“I couldn’t get my head around the community-based part of it. It was (former police chief) Murray Rodd that took the time to mentor me and turned my whole view around about a collaborative approach. If I changed my view, I know anybody can.”
Crediting former Trent University professor Dr. Thomas Symons with telling him there are two things common to effective policing — compassion and confidence — Deputy Chief Farquharson said that starts at the leadership level, adding “You need a give a shit factor of 12 out of 10. If you don’t have that, we’re in trouble.”
“For a police officer to get his head around clean supply is really tough until you realize that people are dying. People are dying because we’re still arguing about how we allow a clean and safe supply.”
There has been good progress, said Deputy Chief Farquharson, like the Good Samaritan Bill.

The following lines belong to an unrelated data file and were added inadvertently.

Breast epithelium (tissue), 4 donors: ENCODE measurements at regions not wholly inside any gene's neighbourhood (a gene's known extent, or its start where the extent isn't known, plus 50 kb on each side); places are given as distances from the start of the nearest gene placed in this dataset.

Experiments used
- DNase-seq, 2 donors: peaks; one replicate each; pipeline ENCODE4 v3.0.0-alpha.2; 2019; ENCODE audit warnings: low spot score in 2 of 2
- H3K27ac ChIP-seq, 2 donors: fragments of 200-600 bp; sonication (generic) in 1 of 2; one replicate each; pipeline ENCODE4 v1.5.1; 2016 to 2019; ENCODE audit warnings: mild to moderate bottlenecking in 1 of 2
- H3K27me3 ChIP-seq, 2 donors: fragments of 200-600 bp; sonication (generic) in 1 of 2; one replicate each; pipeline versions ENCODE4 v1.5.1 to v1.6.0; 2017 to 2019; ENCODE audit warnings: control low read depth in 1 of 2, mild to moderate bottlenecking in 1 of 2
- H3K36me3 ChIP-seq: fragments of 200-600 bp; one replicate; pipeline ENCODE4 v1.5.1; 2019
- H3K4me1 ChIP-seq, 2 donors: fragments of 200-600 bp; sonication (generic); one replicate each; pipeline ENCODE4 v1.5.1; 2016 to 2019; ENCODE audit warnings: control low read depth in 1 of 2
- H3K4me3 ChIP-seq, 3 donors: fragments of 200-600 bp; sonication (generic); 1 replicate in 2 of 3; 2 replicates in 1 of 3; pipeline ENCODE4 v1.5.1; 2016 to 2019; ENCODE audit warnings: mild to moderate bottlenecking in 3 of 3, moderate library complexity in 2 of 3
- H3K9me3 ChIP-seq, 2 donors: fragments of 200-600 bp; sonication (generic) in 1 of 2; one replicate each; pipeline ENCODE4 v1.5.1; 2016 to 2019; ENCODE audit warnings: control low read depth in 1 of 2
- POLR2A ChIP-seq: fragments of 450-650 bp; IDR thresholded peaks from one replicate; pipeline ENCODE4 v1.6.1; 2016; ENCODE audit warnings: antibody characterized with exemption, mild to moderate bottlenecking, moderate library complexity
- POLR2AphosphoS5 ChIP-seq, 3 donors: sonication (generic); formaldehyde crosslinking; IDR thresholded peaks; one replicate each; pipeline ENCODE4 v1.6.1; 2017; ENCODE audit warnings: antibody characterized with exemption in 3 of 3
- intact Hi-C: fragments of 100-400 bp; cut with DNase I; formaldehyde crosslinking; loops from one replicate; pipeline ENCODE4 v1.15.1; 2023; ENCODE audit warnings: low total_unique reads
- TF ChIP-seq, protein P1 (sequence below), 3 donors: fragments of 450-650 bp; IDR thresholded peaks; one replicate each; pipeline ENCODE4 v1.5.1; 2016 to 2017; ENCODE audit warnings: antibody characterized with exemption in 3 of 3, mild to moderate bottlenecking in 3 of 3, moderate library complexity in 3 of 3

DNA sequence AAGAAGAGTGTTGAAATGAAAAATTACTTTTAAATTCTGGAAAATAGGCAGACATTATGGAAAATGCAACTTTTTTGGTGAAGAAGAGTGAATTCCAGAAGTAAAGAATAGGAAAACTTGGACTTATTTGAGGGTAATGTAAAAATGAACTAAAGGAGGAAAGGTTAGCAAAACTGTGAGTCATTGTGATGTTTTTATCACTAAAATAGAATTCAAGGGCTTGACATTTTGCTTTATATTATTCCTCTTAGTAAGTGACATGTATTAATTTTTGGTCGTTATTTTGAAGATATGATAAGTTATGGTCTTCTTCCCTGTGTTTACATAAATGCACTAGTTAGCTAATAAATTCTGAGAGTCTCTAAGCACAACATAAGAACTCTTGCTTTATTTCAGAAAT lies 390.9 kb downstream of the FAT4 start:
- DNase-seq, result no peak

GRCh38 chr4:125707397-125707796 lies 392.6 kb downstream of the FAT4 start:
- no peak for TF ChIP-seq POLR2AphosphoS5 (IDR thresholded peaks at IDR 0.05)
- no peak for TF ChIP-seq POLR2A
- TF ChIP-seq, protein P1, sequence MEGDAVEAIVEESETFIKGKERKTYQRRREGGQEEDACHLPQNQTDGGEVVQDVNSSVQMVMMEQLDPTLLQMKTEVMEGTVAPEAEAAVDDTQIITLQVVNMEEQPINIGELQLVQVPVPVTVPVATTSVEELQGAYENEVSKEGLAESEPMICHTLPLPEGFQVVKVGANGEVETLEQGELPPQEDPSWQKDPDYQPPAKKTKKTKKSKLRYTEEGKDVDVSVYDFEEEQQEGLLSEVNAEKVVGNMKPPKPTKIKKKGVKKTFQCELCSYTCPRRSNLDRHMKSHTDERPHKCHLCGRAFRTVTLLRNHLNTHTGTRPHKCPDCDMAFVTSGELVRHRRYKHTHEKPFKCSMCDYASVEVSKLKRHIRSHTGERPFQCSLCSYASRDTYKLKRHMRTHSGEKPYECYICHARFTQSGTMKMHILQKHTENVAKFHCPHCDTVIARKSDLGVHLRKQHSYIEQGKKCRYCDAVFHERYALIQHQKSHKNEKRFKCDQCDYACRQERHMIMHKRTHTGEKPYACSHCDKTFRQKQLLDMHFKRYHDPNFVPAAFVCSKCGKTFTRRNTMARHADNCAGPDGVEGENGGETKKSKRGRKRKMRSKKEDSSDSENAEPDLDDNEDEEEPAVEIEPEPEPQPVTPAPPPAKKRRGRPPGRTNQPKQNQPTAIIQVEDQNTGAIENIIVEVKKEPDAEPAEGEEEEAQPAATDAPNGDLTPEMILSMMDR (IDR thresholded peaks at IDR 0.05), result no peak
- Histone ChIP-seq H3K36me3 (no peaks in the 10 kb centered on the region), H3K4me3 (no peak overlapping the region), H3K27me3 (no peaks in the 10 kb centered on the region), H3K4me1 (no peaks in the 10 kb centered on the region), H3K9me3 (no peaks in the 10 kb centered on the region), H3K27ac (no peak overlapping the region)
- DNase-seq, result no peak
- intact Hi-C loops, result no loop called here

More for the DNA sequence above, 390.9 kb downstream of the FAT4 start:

“Anybody calling 9-1-1 in Peterborough doesn’t have to worry about any repercussions. We still want to get to the bottom of who’s trafficking. Nobody is going to be charged or arrested for calling 9-1-1, but if somebody overdoses that’s not to say your police service isn’t interested in where the fentanyl came from. We will still do our due diligence.”
So many deep cutting stories were told tonight at the Peterborough Opioid Summit. Every person lost in this opioid…
Few in Peterborough have been as solidly on the front lines of addiction as Peggy Shaughnessy, the owner of Whitepath Consulting and Counselling Services whose Redpath program addresses the underlying issues around drug addiction. She spoke as well, urging the community at large “to come together and be strong.”